Cervical Cancer ScreeningMost cases of cervical cancer can be prevented through early detection and treatment. In 2014, the FDA approved the Roche Cobas HPV test as a primary screening tool for cervical cancer, which means it could be used before a Pap test. This is a real-time PCR-based test from Roche Diagnostics with 16 primers that targets a region on the L1 gene of the Human Papilloma Virus (HPV).Along with diagnosing cervical cancer, the test also can provide information about the patient’s risk for developing cervical cancer in the future. While the traditional Pap tests finds changes in the cells of the cervix (the mouth of the womb) that are not normal, HPV tests can find any of the high-risk types of HPV that are most commonly found in cervical cancer. The test detects DNA from 14 high-risk HPV types, including types 16 and 18, which are responsible for 70 percent of cervical cancers.

Two leading medical societies- the American Society for Colposcopy and Cervical Pathology (ASCCP), and the Society of Gynecologic Oncology (SGO)- issued an interim guidance report supporting HPV in January 2015. The report suggests HPV testing as an effective alternative for screening with either cytology (the Pap test) alone or co-testing with cytology and HPV testing. Published online in the January 7 issue of Gynecologic Oncology, the guidance report targets clinicians considering primary HPV testing for cervical cancer screening and describes the potential benefits and disadvantages of this method.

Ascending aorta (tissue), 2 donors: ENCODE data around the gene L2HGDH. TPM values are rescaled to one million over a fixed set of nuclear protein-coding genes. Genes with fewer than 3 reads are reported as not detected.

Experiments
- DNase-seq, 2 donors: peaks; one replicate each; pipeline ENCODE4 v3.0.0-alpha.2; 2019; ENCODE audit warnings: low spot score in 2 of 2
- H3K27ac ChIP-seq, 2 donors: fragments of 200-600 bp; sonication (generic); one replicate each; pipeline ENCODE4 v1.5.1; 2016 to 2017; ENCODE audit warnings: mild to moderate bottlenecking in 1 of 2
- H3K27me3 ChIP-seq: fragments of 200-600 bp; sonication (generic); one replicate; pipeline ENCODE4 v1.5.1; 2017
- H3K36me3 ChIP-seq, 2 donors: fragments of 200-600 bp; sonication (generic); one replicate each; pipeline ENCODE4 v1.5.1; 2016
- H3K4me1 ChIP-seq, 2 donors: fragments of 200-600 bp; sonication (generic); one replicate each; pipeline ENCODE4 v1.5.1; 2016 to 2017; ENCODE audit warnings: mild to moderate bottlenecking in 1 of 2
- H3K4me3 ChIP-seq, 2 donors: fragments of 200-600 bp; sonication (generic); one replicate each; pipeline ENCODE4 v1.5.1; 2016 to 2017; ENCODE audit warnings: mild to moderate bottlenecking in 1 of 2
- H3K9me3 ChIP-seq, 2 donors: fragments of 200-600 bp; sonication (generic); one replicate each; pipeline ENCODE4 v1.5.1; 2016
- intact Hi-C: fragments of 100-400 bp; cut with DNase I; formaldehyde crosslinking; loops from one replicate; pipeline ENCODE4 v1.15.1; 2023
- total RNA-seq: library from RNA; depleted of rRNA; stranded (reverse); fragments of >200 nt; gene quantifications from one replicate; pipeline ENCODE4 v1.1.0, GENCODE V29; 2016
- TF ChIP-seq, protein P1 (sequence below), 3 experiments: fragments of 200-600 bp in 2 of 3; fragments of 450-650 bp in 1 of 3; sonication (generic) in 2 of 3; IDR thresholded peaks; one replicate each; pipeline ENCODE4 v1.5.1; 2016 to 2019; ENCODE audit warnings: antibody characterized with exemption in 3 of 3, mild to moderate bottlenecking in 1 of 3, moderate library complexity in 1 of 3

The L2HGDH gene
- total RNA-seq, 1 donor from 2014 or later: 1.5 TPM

A recently published AACC article effectively summarizes these medical societies’ recommendations for physicians

  • Considering HPVpr testing for women starting at age 25
  • Those with negative results should be retested only after three years
  • Women who test positive for HPV 16 and 18 should have colposcopy
  • Those testing positive for the 12 other high-risk HPV genotypes should have reflex cytology

The authors of the interim guidance also note that one of the main benefits of HPV over cytology testing is that it is a single FDA-approved algorithm for handling abnormal results. Moreover, they point out that the test that offers better sensitivity and negative-predictive value (NPV) for cervical intraepithelial neoplasia grade 3 (CIN3) or higher as indicated by the final data from the Addressing the Need for Advanced HPV Diagnostics (ATHENA) trial).

The AACC article quotes an expert as saying that laboratorians will have an important role in helping clinicians sort out the various recommendations. With the changes taking place in the HPV testing scenario, one expert points out that “laboratorians and clinicians should prepare for a future in which they will do more HPVpr tests and follow- up of HPV 16/18 positive results.”